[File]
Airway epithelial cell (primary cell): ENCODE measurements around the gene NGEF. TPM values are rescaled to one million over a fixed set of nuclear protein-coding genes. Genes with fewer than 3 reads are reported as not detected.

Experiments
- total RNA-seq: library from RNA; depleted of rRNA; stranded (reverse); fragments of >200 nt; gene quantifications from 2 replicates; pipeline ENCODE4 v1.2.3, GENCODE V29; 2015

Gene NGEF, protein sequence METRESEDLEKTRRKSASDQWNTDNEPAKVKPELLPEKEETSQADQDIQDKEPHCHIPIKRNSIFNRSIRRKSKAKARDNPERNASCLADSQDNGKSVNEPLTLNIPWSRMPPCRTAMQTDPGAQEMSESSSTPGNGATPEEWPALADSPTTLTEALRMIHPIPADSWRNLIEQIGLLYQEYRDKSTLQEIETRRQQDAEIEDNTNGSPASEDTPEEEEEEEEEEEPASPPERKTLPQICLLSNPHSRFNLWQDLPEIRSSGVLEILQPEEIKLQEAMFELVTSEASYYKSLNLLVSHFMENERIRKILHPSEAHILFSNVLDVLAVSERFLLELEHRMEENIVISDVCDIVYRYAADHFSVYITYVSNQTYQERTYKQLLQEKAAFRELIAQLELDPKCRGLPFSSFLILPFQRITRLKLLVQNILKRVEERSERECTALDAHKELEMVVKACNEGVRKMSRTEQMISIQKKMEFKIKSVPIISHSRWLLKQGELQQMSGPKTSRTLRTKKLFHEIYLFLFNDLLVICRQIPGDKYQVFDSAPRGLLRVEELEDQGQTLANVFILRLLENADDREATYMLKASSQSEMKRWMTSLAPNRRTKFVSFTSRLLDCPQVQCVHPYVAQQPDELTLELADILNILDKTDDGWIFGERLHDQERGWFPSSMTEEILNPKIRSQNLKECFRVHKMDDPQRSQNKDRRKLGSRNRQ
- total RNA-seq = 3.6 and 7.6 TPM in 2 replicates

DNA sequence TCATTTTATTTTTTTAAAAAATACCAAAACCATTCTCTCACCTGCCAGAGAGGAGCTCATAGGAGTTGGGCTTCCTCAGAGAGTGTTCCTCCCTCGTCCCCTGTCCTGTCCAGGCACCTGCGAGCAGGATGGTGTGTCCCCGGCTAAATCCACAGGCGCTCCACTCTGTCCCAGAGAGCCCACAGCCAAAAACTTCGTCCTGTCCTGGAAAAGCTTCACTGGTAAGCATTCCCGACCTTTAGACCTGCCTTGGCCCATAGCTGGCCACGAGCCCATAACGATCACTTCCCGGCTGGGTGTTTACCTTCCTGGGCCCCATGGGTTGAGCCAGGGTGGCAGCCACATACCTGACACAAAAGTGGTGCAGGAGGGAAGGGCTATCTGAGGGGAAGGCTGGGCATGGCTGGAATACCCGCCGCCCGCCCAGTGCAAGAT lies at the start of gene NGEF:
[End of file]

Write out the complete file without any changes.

Airway epithelial cell (primary cell): ENCODE measurements around the gene NGEF. TPM values are rescaled to one million over a fixed set of nuclear protein-coding genes. Genes with fewer than 3 reads are reported as not detected.

Experiments
- total RNA-seq: library from RNA; depleted of rRNA; stranded (reverse); fragments of >200 nt; gene quantifications from 2 replicates; pipeline ENCODE4 v1.2.3, GENCODE V29; 2015

Gene NGEF, protein sequence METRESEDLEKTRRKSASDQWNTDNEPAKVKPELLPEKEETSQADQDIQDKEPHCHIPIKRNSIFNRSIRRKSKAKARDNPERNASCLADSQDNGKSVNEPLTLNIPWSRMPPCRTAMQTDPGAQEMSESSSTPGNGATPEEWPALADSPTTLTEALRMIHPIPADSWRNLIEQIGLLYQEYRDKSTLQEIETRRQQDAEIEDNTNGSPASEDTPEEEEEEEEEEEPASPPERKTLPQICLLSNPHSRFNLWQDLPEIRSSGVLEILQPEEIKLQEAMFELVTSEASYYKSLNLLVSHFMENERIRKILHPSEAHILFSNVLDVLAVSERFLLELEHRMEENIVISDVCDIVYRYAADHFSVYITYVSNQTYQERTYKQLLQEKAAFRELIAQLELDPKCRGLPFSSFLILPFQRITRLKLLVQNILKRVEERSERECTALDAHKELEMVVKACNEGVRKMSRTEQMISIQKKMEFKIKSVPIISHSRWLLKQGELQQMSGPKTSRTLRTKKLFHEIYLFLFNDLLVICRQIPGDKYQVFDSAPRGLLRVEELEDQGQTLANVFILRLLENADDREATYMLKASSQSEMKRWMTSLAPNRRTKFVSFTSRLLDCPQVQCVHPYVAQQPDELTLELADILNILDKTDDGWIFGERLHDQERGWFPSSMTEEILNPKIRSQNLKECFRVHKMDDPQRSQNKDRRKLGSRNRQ
- total RNA-seq = 3.6 and 7.6 TPM in 2 replicates

DNA sequence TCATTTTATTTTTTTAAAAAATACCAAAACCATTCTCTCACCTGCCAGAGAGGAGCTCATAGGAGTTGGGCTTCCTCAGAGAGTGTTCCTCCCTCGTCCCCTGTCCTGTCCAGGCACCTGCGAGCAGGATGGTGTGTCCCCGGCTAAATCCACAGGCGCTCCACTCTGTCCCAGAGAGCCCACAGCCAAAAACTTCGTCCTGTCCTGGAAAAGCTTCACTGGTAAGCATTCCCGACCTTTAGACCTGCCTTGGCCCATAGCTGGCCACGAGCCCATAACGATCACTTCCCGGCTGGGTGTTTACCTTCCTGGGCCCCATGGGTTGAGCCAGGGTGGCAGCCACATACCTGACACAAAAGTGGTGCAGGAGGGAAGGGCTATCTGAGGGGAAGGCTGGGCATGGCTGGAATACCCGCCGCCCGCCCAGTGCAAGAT lies at the start of gene NGEF: